Have you been injured in a space debris accident that wasn’t your fault?

Upper Atmosphere Research Satellite

Upper Atmosphere Research Satellite

If so, you may be eligible for a cash settlement.  Just call 0800-555-2368 in confidence and start feeling better – today!

NASA has moved to reassure people that the risk to (human) life from the Upper Atmosphere Research Satellite (UARS) is only 1 in 3,200.  Not much comfort if it’s your head it lands on.

And what if you are injured?  Can you sue the US Government?  The answer is – kind of, yes!

According to the United Nations Office for Outer Space Affairs:

Who owns satellites and other space objects that inadvertently return to earth or become “lost” in outer space ? Can they be claimed by anybody able to salvage them ?

The Outer Space Treaty states that ownership of objects launched into outer space, including objects landed or constructed on a celestial body, and of their component parts, is not affected by their presence in outer space or on a celestial body or by their return to earth. In other words, satellites and other space objects remain the property of their original owners regardless of their location. The Outer Space Treaty and the Rescue Agreement then go on to specifically provide for the return of all space objects or their component parts to their original launching authority or state of registry if they are discovered or recovered in a foreign territory or on the high seas.

Are States liable for damages which might be caused by their space objects in outer space or on the Earth?

According to the Outer Space Treaty and the Liability Convention, States Parties that launch or procure the launch of an object into outer space, or from whose territory or facility an object is launched, are internationally liable for damage caused by that object or its component parts. Such damage includes loss of life, personal injury or other impairment of health; or loss of or damage to property of States or of persons, natural or juridical (ie companies etc.), or of international organizations. The Liability Convention provides for damage suffered on the surface of the Earth, to aircraft in flight, and to other space objects or persons and property on such other space objects.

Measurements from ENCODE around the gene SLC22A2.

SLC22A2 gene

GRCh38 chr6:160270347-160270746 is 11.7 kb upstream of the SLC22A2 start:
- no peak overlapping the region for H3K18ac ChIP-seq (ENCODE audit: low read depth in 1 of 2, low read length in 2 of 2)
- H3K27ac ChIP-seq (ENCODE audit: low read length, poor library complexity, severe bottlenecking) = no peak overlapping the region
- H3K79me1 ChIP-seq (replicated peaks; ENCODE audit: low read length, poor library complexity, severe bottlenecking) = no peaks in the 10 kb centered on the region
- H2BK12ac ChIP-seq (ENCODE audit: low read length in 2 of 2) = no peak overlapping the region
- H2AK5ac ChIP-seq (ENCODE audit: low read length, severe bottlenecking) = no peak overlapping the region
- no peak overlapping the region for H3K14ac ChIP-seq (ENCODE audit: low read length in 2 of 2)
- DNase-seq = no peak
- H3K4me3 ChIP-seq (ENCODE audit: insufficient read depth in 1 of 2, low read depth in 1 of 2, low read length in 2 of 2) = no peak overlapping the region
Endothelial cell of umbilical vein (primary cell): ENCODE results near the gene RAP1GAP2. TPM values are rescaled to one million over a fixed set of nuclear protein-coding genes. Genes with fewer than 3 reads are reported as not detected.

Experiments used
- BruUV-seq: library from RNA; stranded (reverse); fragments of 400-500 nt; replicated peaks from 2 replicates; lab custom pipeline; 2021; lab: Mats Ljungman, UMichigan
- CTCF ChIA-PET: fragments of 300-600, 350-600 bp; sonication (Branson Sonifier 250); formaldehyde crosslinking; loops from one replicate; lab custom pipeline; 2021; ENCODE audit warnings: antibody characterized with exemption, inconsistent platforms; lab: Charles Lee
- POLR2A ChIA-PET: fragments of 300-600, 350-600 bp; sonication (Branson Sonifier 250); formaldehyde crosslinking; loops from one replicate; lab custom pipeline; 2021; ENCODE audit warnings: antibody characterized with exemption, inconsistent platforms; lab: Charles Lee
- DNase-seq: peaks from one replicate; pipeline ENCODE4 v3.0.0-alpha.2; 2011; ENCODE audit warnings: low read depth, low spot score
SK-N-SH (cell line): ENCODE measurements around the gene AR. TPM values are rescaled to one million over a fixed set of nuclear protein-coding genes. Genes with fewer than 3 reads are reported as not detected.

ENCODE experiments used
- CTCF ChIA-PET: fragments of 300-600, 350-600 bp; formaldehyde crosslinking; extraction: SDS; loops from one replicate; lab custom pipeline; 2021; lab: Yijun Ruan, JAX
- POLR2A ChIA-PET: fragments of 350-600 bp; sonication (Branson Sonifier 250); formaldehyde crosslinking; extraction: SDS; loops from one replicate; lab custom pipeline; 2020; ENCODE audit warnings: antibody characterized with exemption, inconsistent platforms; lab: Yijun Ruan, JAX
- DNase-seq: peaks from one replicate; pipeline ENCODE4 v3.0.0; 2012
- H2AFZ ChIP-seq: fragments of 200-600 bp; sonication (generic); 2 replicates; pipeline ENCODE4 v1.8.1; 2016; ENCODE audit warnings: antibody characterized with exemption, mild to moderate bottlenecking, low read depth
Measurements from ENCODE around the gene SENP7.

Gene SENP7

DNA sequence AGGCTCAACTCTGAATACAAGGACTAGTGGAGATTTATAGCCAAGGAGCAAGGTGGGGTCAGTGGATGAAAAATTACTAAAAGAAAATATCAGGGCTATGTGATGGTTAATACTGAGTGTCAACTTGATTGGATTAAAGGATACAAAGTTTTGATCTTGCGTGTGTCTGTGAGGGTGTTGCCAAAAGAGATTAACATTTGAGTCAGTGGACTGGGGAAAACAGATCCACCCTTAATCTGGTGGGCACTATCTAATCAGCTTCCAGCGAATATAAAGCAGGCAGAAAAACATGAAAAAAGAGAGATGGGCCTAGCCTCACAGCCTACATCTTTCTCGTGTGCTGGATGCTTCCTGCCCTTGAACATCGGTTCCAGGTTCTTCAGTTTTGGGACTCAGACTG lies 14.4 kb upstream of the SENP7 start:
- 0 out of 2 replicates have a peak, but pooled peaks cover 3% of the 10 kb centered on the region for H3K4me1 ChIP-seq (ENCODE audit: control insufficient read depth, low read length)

So private individuals and companies suffering damages from a space object could sue the launching State?

Claims under the Liability Convention for compensation for damages caused by space objects can only be presented through diplomatic channels by States on their own behalf, on behalf of their nationals, on behalf of persons suffering damage within their territory, or on behalf of their permanent residents. Also, the Liability Convention does not apply in the case of damages suffered by a launching State’s own nationals. However, the Liability Convention specifically states that nothing in its provisions shall prevent a State, or natural or juridical persons it might represent, from pursuing a claim in the courts or administrative tribunals or agencies of a launching State.

So, you can make a claim under the Liability Convention – but not if it’s your own country’s space junk which destroyed your farm, and the claim should probably go through “diplomatic channels”.  No mention of what to do if a baby boy from a now-dead planet crash lands in your rural idyll and starts displaying superpowers though …

If you are interested in this area of law, please see our page of space law links.

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